My friend assured me that everything was going to be fine. She thought when I couldn’t: repeating Jayce’s birthday and the spelling of his name every time they asked, calling Jeff at work to tell him what had happened, fishing the keys from my purse so she could drive the girls home and stay with them, fumbling through my wallet for my driver’s license when the officer needed it. She freed me to focus on the only thing I could have anyway: the boy I’d come so close to losing.
It wasn’t until we sped away in the ambulance, as Jayce lie there with an oxygen mask over his sweet little face, that I was struck with panic. Would he have brain damage? Might he regress at any moment? Was he out of the woods? My prayers went up steadfastly; my tears came in earnest. In the thirty minutes it took to get to the hospital, my amazing little man made a full recovery.
It may have been about that time that my friend stood amongst her neighbors, puzzling at how it could have happened. We aren’t–after all–those parents.
But in my life I’ve learned that while most bad things happen to someone else…every once in awhile they happen to a neighbor. To someone I knew in high school. To a guy Jeff works with. Or maybe to you. Even to me.
Not because I don’t love my children with everything in me. Not because I stole a candy bar when I was six. Not because I honked at the slow car ahead of me not realizing it was an elderly woman at the wheel.
Sometimes bad things just happen. To good people. To good parents even.
I certainly don’t do everything right. Every once in awhile I may look the other way when the TV has been on too long. Or I forget the multi-vitamin. I send my kids to school without every last one of the supplies on the back-to-school list. I allow soda when we go to restaurants. Once or twice I may even have said “hit her back” when one of my girls tattles on another.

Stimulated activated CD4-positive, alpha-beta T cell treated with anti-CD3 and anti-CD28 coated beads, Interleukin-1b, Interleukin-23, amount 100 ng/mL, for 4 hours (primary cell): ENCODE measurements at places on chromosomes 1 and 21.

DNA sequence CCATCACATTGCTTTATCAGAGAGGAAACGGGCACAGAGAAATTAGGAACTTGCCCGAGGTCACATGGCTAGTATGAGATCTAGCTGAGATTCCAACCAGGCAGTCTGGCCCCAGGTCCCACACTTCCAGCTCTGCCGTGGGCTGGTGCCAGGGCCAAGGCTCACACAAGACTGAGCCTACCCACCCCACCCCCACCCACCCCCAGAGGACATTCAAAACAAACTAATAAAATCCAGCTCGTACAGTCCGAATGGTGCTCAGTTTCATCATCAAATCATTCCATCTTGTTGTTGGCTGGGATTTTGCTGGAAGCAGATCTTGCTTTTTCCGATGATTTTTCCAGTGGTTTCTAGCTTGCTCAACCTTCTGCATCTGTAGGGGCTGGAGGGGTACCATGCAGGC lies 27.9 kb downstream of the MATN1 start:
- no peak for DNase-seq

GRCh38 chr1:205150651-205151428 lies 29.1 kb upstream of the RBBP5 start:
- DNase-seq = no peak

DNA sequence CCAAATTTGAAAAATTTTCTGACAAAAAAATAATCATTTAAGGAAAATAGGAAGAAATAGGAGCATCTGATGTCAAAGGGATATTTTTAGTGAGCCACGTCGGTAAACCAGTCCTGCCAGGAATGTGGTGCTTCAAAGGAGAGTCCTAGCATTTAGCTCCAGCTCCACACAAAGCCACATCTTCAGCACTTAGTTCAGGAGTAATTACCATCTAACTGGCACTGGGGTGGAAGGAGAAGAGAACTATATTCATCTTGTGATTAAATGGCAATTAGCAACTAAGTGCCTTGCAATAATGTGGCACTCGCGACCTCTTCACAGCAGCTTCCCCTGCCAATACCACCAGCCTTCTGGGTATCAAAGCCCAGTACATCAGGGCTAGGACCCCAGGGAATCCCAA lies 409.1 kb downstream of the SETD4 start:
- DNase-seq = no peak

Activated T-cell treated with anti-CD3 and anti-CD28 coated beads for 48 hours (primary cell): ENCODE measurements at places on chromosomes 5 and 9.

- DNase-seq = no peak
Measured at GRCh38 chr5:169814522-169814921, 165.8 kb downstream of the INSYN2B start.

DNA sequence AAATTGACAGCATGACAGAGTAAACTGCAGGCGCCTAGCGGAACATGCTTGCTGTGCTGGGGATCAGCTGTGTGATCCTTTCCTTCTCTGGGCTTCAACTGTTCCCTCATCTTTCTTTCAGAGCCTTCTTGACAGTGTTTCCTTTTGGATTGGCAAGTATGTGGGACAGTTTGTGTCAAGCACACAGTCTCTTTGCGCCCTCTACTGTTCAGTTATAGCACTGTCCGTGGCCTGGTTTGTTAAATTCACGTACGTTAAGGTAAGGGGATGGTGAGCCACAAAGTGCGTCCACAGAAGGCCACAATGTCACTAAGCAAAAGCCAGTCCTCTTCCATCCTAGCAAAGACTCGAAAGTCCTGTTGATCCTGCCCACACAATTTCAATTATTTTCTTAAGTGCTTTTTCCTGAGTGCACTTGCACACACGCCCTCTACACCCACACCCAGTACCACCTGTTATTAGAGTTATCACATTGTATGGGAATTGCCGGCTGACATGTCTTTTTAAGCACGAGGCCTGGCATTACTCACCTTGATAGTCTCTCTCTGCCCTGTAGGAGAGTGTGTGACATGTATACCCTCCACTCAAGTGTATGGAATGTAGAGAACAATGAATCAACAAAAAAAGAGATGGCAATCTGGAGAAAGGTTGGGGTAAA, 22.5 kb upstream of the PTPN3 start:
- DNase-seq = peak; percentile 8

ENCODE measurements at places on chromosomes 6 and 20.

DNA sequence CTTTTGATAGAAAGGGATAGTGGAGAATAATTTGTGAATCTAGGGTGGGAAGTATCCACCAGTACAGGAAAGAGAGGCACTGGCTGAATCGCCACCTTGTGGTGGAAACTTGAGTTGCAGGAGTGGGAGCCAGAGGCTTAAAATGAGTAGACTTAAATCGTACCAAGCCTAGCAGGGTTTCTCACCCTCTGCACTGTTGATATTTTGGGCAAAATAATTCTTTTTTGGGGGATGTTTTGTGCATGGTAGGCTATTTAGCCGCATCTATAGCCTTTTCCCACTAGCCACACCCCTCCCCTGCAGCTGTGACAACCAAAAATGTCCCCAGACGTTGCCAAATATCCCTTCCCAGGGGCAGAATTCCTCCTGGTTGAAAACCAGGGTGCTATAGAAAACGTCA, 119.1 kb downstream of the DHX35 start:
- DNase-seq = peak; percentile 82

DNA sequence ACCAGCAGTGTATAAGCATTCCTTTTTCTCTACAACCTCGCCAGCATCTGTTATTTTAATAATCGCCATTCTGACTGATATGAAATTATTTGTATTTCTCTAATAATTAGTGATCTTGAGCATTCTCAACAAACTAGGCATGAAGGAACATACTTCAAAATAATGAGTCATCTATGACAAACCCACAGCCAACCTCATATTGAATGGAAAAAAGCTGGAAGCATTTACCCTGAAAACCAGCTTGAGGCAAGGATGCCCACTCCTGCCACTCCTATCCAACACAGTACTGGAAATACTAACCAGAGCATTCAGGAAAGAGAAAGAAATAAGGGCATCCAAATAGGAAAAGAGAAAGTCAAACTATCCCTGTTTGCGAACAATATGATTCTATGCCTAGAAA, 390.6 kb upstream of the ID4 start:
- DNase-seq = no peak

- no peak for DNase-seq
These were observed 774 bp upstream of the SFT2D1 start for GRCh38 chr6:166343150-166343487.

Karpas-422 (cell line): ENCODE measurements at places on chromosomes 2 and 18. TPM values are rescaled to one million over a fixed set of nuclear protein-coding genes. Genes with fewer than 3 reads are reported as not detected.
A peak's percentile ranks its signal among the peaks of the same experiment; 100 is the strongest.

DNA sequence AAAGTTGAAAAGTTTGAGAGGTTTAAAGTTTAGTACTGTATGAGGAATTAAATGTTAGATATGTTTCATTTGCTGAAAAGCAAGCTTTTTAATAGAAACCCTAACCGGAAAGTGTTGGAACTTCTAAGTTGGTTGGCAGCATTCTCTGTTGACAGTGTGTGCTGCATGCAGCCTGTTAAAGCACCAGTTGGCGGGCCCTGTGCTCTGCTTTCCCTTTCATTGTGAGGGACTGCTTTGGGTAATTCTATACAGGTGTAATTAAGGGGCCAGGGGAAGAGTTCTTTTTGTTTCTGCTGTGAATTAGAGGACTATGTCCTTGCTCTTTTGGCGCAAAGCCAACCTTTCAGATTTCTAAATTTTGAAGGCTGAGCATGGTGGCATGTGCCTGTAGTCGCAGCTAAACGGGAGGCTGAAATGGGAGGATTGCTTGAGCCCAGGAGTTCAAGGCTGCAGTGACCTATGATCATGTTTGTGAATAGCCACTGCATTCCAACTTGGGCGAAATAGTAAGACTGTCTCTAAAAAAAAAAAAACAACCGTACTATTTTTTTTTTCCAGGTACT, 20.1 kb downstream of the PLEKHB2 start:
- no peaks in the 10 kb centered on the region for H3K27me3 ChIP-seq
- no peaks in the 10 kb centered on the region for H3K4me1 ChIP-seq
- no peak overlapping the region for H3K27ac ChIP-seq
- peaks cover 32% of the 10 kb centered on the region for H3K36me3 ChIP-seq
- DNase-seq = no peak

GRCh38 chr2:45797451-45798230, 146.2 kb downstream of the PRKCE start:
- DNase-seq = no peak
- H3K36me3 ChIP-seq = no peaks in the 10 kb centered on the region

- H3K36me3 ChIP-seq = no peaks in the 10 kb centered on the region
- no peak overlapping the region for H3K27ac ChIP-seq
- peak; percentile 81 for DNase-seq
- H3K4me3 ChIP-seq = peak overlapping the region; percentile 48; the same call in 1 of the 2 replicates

And I looked away for a moment too long in the pool.
But (and believe me when I tell you that I am filled with doubt as I force these words through my fingertips onto this keyboard, and eventually the screen), I am a good parent. I am.
I know that the very presence of my son is a gift that surpasses understanding. Hearing his tiny words, the touch of his padded fingertips, the rise and fall of his itty bitty chest, his wet kisses–all are blessings for which I couldn’t possibly be more thankful.
So while every instinct within me demands that I punish myself, that I wallow in guilt for having abandoned him when he needed me most–I’m choosing another way.
This gift that God gave me last Thursday afternoon–this second chance–is not something I want to thumb my nose at. It’s true that allowing myself to smile at this point goes against my human sense of justice. What gives me the right to feel anything but gut-wrenching guilt after my failures permitted something so heinously unconscionable to occur.
What gives me the right?
There is but one thing that gives me that right: the grace and mercy of the Lord. It is because of Him–and through only Him.
Because of Him, I will do my best not to let this experience overtake me. Nor will I allow Jayce’s experience to be in vain.
So many of you have asked how you can help. Most of us are separated by vast miles but there truly is something you can do for me in spite of the distance.
You can help me to become whole again.
How? Easy. Do something. Anything. Take a CPR class (as I fully intend to do). Buy a life jacket and donate it to the neighborhood pool. Promise that no matter how late you’re running you’ll turn around and grab that second set of water wings. But most of all, watch. Watch vigilantly. Because being there isn’t enough. Pledge to stop momentarily on your way to the water and consider our story, so that you, too, can grasp that what they say is true: it can happen to you. It only takes a second.
And a second was all it took.
Please just do something.
So that I can believe that our story has helped to keep another child safe this summer.
That’s what you can do for me. Thank you.